To retrieve a Duck….

Duck rising off the Tailings at Shelton

Duck rising off the Tailings at Shelton

We came to the river again for the Duck Drive, just as the late winter sun dipped below the tree line at the top of the valley.

October 2015 will not be remembered for crisp clear mornings bright with frost , it will be remembered instead for record rainfall and temperatures more akin to late summer than early winter. When November 1st arrived at Shelton, although it stayed dry, the unseasonably mild weather had left all gamekeepers with the unwanted headache of trying to keep birds within boundaries when the hedgerows were still laden with natural feeding.

The first frosts hadn’t come,  leaving the brambles still green and difficult for both us and the dogs to push through. So by the time we took up our spot on the gravel island at the fork in the river most of the dogs were tired from three heavy pheasant drives and the river was not in a gentle kind of mood.

DSC_1460

Full from the heavy rains that fell earlier in the week it would be foolhardy to treat the Avoca, that day, with anything but the utmost respect.

I am always cautious with the dogs I work on the river drive. Young dogs come along only when steady and are kept on lead to watch the older dogs work. I learned my lesson many years ago when I foolishly sent Chester in to this very river on a very lightly wounded duck and watched in horror as the current took both him and the duck round the bend and out of sight. Thankfully, it ended well when he got the duck, found the bank down by the prison and made his way back; but I know it could have ended equally as badly.

Today I had Winnie and Bertie, both experienced dogs in relation to waterwork . We watched as the duck came over the tailings and flew up and across the river. Some were caught by the guns at this stage and from that moment until the end of the drive, thirty  minutes later, the dogs were in constant motion.

DSC_0604

They  worked well with the current , swimming out and turning into it as the birds came downstream to them and then going with the current until it carried them back into their own depth where they brought the birds back to me. They also pushed through the current and retrieved birds that fell on the far bank; occasionally they had an easy run up the gravel island to pick a bird from the stones.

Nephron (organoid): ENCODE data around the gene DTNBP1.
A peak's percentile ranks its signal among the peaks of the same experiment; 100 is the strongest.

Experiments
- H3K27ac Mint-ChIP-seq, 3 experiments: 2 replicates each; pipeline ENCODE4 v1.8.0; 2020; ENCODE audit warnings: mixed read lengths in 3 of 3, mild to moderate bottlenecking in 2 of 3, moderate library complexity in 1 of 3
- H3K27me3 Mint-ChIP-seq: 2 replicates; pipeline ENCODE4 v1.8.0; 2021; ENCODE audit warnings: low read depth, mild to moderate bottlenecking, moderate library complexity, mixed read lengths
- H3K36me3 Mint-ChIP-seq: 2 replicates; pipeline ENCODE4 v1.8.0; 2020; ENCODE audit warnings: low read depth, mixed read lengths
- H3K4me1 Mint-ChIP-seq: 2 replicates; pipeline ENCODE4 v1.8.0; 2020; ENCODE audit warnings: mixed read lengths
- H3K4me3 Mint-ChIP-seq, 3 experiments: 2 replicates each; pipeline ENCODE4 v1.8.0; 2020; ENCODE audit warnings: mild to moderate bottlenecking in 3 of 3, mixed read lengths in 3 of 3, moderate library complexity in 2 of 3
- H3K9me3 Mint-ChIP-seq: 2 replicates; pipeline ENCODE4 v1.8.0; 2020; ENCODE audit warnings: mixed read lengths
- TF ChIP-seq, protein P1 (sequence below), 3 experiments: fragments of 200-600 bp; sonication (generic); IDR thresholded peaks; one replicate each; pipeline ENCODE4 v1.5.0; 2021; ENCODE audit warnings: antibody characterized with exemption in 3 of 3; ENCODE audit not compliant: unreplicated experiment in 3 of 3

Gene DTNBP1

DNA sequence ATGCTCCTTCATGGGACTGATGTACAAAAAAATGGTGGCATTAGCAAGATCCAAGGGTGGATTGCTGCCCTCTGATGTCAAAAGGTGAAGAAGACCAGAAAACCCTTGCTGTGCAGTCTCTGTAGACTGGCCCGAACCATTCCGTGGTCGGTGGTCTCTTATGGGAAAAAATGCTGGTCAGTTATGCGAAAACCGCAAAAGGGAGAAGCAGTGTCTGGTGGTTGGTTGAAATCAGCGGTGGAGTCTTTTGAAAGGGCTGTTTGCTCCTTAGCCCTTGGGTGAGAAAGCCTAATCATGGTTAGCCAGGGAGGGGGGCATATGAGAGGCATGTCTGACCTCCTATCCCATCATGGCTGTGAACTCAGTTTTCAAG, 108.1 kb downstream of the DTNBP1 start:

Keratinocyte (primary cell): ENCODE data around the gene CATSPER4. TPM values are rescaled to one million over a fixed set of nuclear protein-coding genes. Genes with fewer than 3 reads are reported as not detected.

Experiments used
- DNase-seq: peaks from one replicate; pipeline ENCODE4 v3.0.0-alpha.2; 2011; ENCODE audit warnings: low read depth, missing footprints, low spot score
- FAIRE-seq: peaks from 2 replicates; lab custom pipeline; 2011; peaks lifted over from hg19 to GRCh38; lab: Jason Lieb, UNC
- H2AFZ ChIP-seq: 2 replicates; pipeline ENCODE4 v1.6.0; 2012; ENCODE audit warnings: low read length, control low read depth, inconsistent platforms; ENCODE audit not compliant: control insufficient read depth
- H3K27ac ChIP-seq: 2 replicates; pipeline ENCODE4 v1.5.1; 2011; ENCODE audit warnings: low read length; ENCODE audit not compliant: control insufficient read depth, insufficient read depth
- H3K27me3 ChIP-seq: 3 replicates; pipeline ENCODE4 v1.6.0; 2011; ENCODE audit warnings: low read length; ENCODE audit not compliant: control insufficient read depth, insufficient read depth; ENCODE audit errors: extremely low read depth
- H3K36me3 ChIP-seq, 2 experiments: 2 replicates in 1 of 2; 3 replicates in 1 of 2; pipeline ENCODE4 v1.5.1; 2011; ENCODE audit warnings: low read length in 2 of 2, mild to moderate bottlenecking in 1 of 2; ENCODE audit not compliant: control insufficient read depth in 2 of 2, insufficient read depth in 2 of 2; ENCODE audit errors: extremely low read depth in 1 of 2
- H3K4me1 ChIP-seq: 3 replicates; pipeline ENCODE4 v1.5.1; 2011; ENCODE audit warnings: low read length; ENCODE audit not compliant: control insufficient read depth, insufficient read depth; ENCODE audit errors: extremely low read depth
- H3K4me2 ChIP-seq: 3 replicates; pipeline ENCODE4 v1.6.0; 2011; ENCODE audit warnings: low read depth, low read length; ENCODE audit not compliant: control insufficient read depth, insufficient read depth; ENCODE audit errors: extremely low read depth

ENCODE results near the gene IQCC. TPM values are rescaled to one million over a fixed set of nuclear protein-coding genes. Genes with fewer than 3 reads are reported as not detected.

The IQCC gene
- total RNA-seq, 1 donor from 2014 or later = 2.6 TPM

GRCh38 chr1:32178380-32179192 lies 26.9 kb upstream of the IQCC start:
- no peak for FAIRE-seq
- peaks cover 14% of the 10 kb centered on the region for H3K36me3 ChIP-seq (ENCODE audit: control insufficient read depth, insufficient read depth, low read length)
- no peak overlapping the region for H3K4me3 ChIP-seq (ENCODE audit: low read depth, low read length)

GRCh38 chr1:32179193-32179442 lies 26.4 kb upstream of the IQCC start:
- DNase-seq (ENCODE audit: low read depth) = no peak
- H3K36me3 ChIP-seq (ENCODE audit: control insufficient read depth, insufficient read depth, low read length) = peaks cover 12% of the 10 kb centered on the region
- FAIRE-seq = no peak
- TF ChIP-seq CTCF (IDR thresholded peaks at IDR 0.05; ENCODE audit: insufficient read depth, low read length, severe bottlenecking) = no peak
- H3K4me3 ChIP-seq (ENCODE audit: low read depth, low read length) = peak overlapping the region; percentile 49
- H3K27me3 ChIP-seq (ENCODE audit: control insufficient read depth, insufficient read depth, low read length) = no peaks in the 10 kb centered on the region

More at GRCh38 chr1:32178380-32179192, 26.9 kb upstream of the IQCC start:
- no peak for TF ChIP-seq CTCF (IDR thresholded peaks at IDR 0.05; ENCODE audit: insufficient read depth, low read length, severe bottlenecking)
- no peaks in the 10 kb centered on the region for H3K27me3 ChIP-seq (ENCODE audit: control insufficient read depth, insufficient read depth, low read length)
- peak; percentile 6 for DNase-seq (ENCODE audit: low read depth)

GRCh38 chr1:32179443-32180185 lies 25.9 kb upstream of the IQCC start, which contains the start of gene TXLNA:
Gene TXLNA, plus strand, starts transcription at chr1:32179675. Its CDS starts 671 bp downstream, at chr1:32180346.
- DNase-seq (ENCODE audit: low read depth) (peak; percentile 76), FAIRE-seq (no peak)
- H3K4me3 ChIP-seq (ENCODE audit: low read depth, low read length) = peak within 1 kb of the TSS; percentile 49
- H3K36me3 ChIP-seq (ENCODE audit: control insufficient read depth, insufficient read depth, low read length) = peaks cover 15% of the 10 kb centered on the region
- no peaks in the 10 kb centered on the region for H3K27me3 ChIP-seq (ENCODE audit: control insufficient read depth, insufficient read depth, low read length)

The horn blew, to signal the end of the drive. We had filled two game carriers in that short period of time but there was one final retrieve I needed and as Bertie was the younger and fitter of the pair the task fell to him.

 

Halfway across the widest and fastest flowing part of the river a piece of deadwood rose from the water, strung with all sorts of debris that had got caught up in its branches now it held a drake mallard captive. The bird had been carried downriver during the drive while the dogs were working on other retrieves so they had no idea it was there and the bits of debris flapping like flags in the current masked any sign of the bird from the island where we stood.

 

DSC_1705

 

I cast Bertie on a line above the deadwood, aiming him for the far bank, anticipating the current would pull him in line with the branches by the time he reached mid-river. He entered the water and felt that familiar pull of the river as it gripped him determinedly and pulled him downstream; with each powerful stroke, though, he was moving nearer the branches but also being pulled sideways by the current. Every stroke was  a battle to simply stay on course. Mid river and the current had carried him to where I expected him to be, Bertie was now below the deadwood . I blew hard on my whistle hoping  to get his attention above the roar of the water and asked him to hunt. It worked, he lifted his head clear of the water and searched using both nose and eyes, he caught the scent and  locked onto the flapping debris, pumped those shoulders harder than before to drive into the current and slowly, slowly work his way towards those branches. With one final drive he reached his head forward and pulled the duck from where the branches held it tightly, then he let go of all effort and allowed the current to carry him downriver to where it sweeps past the shallow end of the island. There he found his footing, pulled himself clear of the water and  with bird in mouth he gave  one final shake and made his way back to  where Winnie and I waited…